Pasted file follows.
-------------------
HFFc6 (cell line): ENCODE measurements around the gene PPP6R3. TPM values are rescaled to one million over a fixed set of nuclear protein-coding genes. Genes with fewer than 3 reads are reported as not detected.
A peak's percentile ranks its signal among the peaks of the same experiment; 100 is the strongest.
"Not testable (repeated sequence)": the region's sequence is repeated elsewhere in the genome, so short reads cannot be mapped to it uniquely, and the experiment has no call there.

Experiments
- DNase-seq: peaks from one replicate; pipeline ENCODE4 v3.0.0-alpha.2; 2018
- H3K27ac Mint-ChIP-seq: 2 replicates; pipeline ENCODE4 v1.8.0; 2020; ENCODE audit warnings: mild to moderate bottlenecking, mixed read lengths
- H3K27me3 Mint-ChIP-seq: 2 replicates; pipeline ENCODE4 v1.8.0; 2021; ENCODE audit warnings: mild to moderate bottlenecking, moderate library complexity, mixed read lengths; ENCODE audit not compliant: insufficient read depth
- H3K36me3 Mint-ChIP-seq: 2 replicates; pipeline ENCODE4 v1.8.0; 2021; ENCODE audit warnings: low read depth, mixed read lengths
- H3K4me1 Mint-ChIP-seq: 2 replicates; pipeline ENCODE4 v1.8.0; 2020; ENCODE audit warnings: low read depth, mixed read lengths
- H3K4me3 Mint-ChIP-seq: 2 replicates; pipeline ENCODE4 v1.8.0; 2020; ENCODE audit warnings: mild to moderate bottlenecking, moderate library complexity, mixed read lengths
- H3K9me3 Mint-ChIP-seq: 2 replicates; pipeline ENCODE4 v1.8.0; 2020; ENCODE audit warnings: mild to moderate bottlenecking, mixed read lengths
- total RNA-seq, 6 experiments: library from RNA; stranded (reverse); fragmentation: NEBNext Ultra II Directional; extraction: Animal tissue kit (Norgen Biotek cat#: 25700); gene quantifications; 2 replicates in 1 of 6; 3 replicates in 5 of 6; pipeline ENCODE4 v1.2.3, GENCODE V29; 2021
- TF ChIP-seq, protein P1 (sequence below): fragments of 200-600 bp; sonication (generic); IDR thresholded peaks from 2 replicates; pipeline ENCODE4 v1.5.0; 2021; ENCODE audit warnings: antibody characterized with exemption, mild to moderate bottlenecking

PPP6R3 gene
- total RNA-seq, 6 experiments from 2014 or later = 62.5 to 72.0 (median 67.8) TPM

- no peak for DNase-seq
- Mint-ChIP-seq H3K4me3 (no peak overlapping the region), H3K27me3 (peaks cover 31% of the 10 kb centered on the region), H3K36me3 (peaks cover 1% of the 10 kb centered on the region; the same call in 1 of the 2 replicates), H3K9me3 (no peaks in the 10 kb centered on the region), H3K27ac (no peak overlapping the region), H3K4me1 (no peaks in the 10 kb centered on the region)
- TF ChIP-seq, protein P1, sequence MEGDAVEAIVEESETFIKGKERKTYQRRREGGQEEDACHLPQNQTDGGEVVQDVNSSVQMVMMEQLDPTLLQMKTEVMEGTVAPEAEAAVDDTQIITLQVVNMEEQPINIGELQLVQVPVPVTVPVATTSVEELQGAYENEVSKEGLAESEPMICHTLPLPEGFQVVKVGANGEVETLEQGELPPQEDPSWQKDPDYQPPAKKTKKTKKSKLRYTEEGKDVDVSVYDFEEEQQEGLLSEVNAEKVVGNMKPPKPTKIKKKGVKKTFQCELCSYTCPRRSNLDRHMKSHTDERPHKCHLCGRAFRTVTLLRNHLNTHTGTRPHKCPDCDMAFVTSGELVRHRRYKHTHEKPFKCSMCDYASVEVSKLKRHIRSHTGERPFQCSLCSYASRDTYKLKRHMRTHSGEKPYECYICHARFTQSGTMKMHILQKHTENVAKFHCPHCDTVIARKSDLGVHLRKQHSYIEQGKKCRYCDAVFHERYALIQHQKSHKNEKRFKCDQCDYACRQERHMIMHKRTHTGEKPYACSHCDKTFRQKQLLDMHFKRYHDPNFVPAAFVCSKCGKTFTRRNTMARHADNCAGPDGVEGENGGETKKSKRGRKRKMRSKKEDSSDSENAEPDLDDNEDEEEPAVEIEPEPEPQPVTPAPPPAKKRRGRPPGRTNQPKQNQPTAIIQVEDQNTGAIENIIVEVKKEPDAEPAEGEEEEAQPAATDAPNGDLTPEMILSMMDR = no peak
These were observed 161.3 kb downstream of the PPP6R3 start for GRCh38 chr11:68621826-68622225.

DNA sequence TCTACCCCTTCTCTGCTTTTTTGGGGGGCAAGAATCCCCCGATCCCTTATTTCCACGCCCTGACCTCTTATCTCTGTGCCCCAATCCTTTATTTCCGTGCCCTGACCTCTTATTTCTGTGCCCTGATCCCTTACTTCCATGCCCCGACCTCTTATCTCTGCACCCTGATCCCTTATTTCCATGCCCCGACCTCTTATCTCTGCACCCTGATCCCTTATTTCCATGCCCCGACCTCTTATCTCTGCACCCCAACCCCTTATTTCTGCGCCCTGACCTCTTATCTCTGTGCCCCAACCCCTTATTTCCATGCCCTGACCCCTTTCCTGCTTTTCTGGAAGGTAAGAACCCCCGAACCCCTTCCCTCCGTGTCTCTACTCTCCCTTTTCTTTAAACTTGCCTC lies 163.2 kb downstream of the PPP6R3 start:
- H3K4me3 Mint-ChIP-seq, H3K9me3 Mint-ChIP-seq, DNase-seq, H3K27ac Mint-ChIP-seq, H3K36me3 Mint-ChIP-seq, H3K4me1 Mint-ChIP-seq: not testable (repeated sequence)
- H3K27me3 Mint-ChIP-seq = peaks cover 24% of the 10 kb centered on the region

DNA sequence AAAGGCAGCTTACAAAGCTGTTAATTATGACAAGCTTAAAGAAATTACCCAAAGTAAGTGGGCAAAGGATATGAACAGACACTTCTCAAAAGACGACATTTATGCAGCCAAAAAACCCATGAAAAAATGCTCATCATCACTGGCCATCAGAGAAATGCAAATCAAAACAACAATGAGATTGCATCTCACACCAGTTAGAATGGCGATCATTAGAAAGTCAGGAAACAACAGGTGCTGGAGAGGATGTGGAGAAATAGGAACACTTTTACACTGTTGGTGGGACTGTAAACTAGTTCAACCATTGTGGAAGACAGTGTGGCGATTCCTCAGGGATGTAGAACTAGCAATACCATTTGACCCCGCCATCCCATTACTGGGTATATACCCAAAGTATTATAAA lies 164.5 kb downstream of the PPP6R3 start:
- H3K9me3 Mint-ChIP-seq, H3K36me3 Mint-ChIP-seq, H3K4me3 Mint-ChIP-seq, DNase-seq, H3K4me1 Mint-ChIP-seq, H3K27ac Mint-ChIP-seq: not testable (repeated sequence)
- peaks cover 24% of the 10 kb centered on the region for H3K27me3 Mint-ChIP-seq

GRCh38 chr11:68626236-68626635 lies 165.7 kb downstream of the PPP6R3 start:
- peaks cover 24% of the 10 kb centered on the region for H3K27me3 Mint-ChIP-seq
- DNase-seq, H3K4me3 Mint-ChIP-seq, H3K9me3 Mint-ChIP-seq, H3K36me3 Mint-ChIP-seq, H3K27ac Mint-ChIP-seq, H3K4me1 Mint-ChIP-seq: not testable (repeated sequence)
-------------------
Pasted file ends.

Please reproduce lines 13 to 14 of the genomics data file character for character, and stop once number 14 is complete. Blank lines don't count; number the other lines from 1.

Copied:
- TF ChIP-seq, protein P1 (sequence below): fragments of 200-600 bp; sonication (generic); IDR thresholded peaks from 2 replicates; pipeline ENCODE4 v1.5.0; 2021; ENCODE audit warnings: antibody characterized with exemption, mild to moderate bottlenecking

PPP6R3 gene